Buying a home means signing lots of paperwork. Among the most important are the mortgage loan documents and the title deed that identifies the home's owner. If you sign for the loan, banks usually want you to take title so that you can offer the house as collateral for the loan. In other words, mortgage borrowers typically have to be on the title deed. There are, however, a few exceptions to that rule.
The name written on the deed determines who owns the house. If you're buying the house with your partner or spouse but put only your name down, it doesn't matter that you're both paying for it: Legally, it's yours, and you're the one with the final say about selling, renting and deciding who lives there. Community property states are an exception: If a married couple buy a house, it's typically considered marital property even if only one spouse pays for it.
If you and your partner are on the mortgage but you're not on the title, his power to sell the house is only one of the problems. Because you aren't a legal owner, you can't write off the mortgage interest and claim the other tax deductions that come with home ownership. Changing the title later in order to add you can be complicated, especially if you're not legally married. Think through the potential problems before you decide whose name goes on the deed.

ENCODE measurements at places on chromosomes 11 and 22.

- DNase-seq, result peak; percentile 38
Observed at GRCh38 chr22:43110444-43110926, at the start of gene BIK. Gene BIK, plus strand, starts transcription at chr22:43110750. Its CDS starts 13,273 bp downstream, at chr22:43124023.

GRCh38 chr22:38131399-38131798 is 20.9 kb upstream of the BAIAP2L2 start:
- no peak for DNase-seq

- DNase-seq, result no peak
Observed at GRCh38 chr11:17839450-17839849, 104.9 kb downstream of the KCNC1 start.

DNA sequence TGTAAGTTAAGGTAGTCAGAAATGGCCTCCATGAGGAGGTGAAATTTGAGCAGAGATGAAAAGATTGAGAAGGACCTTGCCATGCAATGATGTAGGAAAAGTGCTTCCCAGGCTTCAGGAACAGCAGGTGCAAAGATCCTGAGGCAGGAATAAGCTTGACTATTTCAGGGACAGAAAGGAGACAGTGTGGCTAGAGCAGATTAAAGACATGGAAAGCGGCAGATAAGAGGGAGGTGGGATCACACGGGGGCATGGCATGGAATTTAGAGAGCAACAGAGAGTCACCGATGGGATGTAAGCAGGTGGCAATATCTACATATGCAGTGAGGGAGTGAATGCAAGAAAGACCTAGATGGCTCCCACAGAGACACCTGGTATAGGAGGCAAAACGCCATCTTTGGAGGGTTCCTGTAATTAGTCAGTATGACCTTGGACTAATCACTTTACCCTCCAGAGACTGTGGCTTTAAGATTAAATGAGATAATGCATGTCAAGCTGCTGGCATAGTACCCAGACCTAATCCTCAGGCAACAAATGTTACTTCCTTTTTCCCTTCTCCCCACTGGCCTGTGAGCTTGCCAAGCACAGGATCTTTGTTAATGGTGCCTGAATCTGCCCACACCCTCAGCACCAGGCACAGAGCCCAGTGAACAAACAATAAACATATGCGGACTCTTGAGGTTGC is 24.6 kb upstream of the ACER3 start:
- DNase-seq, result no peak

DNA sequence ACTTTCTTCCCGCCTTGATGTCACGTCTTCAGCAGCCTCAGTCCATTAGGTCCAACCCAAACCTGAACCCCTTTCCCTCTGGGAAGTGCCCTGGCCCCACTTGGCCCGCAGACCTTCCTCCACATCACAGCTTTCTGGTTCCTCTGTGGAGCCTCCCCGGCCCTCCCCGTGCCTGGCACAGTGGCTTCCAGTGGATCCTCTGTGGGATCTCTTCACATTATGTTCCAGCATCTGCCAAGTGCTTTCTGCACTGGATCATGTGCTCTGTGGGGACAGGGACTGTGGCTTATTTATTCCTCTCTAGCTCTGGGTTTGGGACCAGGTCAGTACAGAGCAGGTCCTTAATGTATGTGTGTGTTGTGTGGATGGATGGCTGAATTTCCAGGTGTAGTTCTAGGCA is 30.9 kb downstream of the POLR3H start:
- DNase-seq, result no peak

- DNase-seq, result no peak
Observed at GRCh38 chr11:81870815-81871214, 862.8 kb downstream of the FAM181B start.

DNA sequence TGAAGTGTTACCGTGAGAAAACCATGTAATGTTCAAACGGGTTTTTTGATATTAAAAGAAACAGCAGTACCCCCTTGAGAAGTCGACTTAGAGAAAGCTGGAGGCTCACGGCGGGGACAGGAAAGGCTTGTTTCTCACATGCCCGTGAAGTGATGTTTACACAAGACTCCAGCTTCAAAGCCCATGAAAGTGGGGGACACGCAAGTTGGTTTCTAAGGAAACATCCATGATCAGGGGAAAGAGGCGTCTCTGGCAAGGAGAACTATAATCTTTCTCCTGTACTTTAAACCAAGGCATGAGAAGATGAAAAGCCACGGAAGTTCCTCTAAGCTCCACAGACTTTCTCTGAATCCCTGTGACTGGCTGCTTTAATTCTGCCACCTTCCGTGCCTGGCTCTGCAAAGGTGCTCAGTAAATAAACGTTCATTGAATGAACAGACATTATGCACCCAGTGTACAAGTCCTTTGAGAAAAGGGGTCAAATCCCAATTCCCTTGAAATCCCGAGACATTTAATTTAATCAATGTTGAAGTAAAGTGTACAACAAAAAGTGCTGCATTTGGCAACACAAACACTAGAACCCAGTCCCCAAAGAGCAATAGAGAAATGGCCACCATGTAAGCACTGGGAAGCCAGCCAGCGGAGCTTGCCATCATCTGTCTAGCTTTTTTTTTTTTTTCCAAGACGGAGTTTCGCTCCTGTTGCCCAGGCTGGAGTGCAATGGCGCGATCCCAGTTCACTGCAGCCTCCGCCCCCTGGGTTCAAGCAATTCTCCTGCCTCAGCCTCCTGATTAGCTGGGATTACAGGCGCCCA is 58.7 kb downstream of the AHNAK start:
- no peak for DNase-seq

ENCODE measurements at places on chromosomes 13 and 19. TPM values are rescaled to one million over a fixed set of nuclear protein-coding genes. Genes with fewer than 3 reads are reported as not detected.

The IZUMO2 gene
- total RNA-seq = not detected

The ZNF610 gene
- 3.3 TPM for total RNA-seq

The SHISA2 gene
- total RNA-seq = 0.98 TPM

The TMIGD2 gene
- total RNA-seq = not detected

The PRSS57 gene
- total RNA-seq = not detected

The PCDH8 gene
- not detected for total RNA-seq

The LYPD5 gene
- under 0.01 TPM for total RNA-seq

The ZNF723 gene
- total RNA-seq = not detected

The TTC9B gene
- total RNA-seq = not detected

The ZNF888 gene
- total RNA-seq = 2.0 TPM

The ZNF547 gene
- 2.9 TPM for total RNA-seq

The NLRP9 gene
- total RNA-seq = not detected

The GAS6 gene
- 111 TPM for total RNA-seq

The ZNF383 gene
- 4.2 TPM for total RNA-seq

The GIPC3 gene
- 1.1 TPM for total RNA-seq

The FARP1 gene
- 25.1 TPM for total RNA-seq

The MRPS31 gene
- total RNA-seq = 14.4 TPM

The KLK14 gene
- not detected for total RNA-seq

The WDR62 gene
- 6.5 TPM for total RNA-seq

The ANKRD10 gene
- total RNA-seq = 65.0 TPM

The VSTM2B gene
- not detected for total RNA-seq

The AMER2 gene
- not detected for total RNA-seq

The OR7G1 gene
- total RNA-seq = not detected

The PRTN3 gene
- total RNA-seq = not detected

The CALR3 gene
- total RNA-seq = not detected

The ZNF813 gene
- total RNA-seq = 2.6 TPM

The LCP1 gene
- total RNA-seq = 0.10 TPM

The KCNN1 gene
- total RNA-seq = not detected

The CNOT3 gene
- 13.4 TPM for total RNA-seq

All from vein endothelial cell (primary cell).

If you're paying for the mortgage, there are financial advantages to putting your spouse's name on the deed instead of your own. If you're not in a community property state, giving your spouse the title protects your home from creditors if anyone wins a lawsuit against you. "The New York Times" notes that this won't be easy: First, you have to work up through the bank hierarchy and find someone with the authority to agree to that arrangement. Then you have to convince her you'll repay the mortgage even though you don't own the house for her to foreclose on.
If your credit isn't the best, you may get a better housing deal if someone co-signs the loan with you. A cosigner can be your spouse, your partner, a relative or a friend, provided they have good enough credit to guarantee the loan. Co-signers assume responsibility for the mortgage along with you: If you default on the loan, the lender can go after him for the money. Even though the co-signer shares responsibility for the payments, his name does not appear on the deed.
A graduate of Oberlin College, Fraser Sherman began writing in 1981. Since then he's researched and written newspaper and magazine stories on city government, court cases, business, real estate and finance, the uses of new technologies and film history. Sherman has worked for more than a decade as a newspaper reporter, and his magazine articles have been published in "Newsweek," "Air & Space," "Backpacker" and "Boys' Life." Sherman is also the author of three film reference books, with a fourth currently under way.